NHL Handicapping: Goalies to Keep an Eye On
by Trevor Whenham - 11/11/2013
There isn’t a single player in any major North American team sport who has more of a direct impact on the outcome of a game than a goaltender in the NHL. An amazing effort in net can turn an average or even poor performance from a team into a win. Shaky goaltending, on the other hand, can transform an outstanding team outing into a loss.
Because of the importance of goaltenders, handicappers need to pay close attention to the position so they can accurately assess what can be expected. Now that we are about 20 percent of the way through this NHL season, we have a sense of where goalies are at for this year — in some cases, at least. Here are seven key goaltender situations to keep a close eye on because they are potentially fluid and because they could create some real value for handicappers who can accurately predict how they turn out:
Semyon Varlamov, Colorado Avalanche: The Avs have gotten off to a very surprising 13-2 start, and Varlamov, with an 8-2 record, a 2.10 goals-against average, and a stellar .933 save percentage, is a big part of the reason for the success. He is playing well beyond the level he has been at throughout his career, so even in normal circumstances we would have to question if his play was sustainable. This is not a normal circumstance, though. The Avs are overachieving and are likely to come back to Earth in front of the goalie. More significantly, Varlamov has been arrested for domestic assault. He has returned to action, but it will obviously be a distraction. In his last outing against Phoenix, he showed his first flashes of mortality with five goals allowed. Varlamov is going to be worse going forward than he has been up to this point — that’s almost inevitable. But how much worse?
Martin Brodeur, New Jersey Devils: Perhaps the greatest goalie of all time, Brodeur is a living legend that still plays at a legitimate NHL level at 41 years of age. His Devils are not currently a contender, though, and that’s not likely to change any time soon. The team grabbed their goalie of the future, Cory Schneider, in a shocking trade with the Canucks last summer. Brodeur will never be traded unless he chooses to, but he has made rumblings that he could waive his no-trade clause, try new surroundings, and let his beloved Devils acquire assets for the future to help with rebuilding. I’m not convinced it will happen, but if it does it would set off a frenzy in the media, and the betting public would react very dramatically. It’s a situation to watch.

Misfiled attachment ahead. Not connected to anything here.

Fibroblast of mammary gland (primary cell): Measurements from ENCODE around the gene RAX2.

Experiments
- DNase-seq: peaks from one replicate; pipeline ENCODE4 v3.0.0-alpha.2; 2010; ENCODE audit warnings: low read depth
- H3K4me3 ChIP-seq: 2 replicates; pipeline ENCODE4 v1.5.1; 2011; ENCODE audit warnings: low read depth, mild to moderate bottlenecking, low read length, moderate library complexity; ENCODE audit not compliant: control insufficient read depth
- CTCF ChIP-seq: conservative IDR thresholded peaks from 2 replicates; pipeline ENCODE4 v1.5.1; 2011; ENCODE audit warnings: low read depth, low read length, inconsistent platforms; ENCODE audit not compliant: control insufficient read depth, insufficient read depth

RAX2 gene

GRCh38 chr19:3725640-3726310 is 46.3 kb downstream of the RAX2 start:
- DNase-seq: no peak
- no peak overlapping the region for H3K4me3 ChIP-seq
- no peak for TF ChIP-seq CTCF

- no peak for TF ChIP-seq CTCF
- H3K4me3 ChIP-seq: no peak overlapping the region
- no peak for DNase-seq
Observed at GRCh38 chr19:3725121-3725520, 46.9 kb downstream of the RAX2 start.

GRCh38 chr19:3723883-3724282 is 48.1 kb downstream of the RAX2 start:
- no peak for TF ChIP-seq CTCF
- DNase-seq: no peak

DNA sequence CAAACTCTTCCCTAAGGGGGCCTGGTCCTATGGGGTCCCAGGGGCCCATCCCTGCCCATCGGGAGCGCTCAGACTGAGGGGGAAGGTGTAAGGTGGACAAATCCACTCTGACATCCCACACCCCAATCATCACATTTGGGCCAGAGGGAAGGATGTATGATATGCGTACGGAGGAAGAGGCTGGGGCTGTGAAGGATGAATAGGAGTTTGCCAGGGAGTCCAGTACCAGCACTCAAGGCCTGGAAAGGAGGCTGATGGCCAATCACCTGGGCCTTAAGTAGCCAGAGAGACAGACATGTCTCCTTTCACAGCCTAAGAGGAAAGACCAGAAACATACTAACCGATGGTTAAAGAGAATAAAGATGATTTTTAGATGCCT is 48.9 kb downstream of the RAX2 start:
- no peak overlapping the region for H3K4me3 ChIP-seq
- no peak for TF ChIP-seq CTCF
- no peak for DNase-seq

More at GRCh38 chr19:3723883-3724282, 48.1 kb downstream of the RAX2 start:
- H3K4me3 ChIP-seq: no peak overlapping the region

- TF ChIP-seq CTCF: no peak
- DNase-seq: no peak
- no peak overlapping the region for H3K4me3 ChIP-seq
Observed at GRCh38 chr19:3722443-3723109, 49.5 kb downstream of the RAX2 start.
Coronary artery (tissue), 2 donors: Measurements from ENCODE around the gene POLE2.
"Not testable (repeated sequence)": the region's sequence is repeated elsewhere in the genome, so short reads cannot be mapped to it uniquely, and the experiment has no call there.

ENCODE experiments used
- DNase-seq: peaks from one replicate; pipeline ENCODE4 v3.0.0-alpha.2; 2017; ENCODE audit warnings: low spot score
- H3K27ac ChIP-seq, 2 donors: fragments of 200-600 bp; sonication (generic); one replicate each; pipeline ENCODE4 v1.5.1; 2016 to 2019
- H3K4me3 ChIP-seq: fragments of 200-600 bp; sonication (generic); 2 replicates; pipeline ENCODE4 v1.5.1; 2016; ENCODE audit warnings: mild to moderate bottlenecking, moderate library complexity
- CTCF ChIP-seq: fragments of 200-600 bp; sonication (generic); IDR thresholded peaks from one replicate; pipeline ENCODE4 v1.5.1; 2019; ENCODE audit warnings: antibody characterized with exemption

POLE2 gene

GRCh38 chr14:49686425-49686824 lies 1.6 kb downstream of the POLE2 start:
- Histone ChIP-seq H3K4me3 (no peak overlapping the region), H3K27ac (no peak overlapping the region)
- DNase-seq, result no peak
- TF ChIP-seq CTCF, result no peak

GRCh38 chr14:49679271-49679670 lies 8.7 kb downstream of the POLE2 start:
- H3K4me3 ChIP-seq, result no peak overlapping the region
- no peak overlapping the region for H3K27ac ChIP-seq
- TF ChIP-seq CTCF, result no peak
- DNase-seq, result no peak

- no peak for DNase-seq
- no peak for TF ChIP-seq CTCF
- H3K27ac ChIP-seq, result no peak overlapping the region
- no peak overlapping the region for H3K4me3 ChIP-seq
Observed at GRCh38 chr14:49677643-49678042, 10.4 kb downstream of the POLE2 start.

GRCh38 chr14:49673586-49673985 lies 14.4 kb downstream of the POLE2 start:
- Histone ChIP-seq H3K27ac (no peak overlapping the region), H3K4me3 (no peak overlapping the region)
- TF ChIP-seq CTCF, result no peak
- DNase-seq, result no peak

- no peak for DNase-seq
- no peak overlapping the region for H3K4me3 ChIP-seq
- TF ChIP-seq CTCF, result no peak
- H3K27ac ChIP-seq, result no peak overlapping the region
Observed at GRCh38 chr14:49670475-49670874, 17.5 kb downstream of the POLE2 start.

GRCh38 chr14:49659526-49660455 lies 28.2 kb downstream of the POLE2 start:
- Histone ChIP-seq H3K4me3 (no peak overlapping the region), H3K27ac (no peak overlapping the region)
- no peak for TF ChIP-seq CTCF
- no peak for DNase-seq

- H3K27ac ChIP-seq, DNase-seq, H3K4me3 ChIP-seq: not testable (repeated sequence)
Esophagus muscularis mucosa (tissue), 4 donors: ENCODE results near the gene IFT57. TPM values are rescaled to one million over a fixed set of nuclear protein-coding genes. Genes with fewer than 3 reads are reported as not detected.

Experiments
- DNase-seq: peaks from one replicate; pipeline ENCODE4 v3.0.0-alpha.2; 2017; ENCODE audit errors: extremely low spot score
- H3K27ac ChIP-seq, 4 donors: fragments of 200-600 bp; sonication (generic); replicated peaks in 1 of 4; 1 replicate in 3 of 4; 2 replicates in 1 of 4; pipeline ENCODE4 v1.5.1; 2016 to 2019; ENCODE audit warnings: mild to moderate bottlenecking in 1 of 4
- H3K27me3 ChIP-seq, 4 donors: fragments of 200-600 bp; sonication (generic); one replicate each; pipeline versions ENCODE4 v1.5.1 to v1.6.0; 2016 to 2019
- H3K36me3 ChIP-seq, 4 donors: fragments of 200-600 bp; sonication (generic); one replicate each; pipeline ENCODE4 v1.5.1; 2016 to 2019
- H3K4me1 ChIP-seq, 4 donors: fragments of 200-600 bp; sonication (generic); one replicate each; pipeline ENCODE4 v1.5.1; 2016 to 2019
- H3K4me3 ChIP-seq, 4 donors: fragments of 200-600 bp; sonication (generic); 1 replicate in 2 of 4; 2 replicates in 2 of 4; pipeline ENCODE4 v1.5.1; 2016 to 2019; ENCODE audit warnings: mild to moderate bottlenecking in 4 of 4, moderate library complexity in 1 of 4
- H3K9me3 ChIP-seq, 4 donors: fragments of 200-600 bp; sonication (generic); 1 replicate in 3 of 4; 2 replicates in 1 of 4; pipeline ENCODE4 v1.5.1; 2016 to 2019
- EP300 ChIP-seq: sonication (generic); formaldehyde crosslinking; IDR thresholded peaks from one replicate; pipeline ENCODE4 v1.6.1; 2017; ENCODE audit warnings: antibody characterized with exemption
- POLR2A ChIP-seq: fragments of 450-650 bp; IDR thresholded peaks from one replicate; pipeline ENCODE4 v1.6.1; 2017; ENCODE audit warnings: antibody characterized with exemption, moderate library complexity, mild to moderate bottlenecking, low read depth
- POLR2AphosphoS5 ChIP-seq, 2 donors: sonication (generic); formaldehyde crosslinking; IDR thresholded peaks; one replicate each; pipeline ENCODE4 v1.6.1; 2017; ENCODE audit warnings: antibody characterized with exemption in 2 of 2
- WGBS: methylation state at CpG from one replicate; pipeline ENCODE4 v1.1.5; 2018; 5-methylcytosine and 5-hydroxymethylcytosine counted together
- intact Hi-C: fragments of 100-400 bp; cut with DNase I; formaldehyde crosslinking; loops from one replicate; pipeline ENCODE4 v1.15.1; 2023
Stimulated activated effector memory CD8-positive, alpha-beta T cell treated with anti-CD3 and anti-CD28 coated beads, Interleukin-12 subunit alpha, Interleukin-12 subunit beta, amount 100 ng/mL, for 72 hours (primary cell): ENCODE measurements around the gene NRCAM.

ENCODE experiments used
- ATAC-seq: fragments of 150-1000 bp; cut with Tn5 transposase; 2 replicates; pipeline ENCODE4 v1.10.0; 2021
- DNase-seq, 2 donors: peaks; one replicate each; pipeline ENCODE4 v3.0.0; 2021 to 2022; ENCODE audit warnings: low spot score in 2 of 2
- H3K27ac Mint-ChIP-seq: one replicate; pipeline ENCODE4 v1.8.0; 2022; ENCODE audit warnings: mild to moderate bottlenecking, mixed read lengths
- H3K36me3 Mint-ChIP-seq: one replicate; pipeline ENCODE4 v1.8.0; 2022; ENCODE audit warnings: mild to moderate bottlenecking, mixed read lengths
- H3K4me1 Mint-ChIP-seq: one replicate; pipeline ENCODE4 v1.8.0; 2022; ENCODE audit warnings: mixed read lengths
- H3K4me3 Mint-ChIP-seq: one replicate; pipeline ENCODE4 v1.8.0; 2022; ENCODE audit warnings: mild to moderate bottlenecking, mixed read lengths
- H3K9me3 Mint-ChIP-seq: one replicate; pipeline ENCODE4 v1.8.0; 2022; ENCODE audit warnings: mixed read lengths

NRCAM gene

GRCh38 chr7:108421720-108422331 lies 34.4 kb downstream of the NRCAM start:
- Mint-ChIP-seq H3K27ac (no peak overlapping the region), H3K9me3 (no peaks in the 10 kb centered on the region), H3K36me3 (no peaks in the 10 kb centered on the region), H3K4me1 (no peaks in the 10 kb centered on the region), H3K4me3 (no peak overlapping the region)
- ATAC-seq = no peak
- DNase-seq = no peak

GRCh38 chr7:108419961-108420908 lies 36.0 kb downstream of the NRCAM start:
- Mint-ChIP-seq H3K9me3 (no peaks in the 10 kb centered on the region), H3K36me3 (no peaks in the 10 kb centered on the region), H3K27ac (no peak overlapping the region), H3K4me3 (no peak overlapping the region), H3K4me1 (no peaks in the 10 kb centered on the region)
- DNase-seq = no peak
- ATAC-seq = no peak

Josh Harding, Minnesota Wild: Harding has been quietly spectacular in Minnesota this year. He’s at the top of the pile statistically with a microscopic 1.22 GAA and .947 save percentage, and he already has two shutouts in 14 games. He’s a quality goalie, but he’s not this good. How long can he sustain it? How far back will he fall when he does fall? Will he remain the clear first choice in Minnesota, or will he eventually move into a platoon of sorts with Niklas Backstrom? Sustainable? Can he get better in shootouts? Another big focus has to be the shootout. Harding has been just lousy in limited tries — his .429 save percentage in the shootout is well below expectations and could cost his team going forward.
James Reimer and Jonathan Bernier, Toronto Maple Leafs: There is the old saying that if you have two starting goalies you don’t have any. That’s a bit of a stretch, but I am not at all a fan of a platoon at the NHL level. Toronto is essentially platooning their two goalies at this point — Bernier has made 11 appearances, and Reimer has eight. Can they continue to co-exist peacefully and happily while splitting playing time when each is more than capable of being a No. 1? Will one emerge as the clear starter and get the bulk of the time? If one guy does emerge but then struggles, how quickly do the fans call for a change? How patient can the coaching staff be? Lots of questions here.
Jimmy Howard, Detroit Red Wings: The Red Wings have what it takes to be a pretty solid contender in their new home in the Eastern Conference. Where there are real questions, though, is in net. Howard is the clear No. 1, having appeared in 14 of 19 games. He just hasn’t been that good, though. His .911 save percentage is just 27th in the league, and his 2.74 GAA is well below elite in this NHL era. Can he improve? Is he good enough for this team to contend if he doesn’t? Will Jonas Gustavsson take on a bigger role going forward?
Ilya Bryzgalov, Edmonton Oilers: The Oilers have been really lousy this year for a whole lot of reasons, but the almost impossibly bad play of Devan Dubnyk — .878 save percentage and 3.82 GAA — has been a big part of it. Desperate for a change, they made a trade to free up the cap space to sign Bryzgalov. The last time we saw him he was getting bought out of a massive contract by Philadelphia, and his lousy attitude was a big part of the reason. When he is on his game, though, he is effective — and would certainly be a major upgrade from the awful Dubnyk. Will Bryzgalov have his head in the right place? Will he make a difference for this reeling Oilers squad? How much of an impact?
Read more articles by Trevor Whenham
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